Some people are just born to be entrepreneurs. They’ve got a streak of independence that makes them absolutely determined to succeed on their own. But for many wanna-be entrepreneurs, it can difficult to decide exactly what kind of business would be the best choice. It’s tough to find that perfect idea!
If you’re determined to start your own business, you probably know at least these two things for sure: you want to be your own boss, and you want to make a profit.
Are you still trying to find the right business idea for you? Get inspired by these 5 most profitable industries for small business owners!
While mobile app development is certainly a huge industry right now, that’s actually not what we mean here. In this case, we’re talking about businesses that travel to their customers, offering their products and services wherever the customer happens to be.
As we all become more and more used to having everything accessible instantly and at our convenience, businesses on the move have hit the forefront of the most profitable industries in 2015 and beyond. Check out these mobile business ideas to help you take advantage of this emerging trend:
Taking a car to the shop for simple repairs can be a challenge. After all, most of us use our cars to get from place to place! That means taking a car in for repairs often either involves a long wait at the repair shop, renting a vehicle for the day, or coordinating a ride with a friend or spouse. Unless…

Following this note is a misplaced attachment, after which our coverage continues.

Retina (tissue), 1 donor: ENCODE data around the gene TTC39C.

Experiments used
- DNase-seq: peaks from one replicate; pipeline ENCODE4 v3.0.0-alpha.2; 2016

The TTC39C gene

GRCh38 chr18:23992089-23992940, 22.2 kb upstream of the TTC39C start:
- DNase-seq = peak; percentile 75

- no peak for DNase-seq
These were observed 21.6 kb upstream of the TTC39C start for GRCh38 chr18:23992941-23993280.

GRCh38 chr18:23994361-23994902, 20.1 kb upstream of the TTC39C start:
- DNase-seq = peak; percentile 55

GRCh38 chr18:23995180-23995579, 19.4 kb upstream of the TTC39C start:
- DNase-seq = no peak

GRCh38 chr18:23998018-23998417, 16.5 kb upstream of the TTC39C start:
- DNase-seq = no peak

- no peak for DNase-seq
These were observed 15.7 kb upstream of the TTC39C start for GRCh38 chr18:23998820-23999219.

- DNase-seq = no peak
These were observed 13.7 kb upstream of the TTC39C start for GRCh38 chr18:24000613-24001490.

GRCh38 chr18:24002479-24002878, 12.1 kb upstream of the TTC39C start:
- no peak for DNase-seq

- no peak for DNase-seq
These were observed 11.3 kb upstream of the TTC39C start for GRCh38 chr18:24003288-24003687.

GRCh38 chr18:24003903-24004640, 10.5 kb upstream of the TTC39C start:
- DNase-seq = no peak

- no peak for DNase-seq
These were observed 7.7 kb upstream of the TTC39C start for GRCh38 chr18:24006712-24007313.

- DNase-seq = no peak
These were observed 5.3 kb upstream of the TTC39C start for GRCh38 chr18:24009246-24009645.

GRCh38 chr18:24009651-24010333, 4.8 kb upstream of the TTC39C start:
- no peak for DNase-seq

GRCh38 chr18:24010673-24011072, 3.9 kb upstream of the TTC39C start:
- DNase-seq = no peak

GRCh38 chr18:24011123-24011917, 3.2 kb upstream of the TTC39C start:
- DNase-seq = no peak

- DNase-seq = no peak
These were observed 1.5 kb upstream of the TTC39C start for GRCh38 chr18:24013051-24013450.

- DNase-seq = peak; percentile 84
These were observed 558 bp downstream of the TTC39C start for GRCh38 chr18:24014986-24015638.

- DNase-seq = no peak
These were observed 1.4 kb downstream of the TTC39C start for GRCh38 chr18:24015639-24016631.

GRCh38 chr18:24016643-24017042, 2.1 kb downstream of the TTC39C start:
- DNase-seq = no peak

While some repair jobs do require the equipment of an auto shop to complete, there are plenty of maintenance and repair services that need just a few simple tools to complete. If you’re skilled as a mechanic, consider going mobile with your services—offering oil changes, fluid refills, battery swaps, headlight repair and more right in your customer’s driveway or office parking lot.
The foodie movement continues to grow in 2016, with more and more styles of cuisine offered in unique venues. But as rent in major cities increases, it’s becoming more difficult for up-and-coming specialty food artisans to finance a brick-and-mortar location in the bustling centers of town—where their customers are most likely to be.
The answer? Food trucks! Hit the road and park yourself at local events, farmer’s markets, the local town square—wherever you’re likely to draw a crowd. The lower overhead and increased geographic versatility of a food truck means you can turn your grandma’s famous dumpling recipe or that off-the-wall dessert idea into its own thriving business.
Keep in mind that bigger, trendier cities like San Francisco, Portland, and Boston already have a pretty saturated food truck market—so you might be more successful in a smaller heartland metropolis. Food trucks also tend to have their own special set of ordinances and safety compliance standards, so contact your local health department to find out what will be required.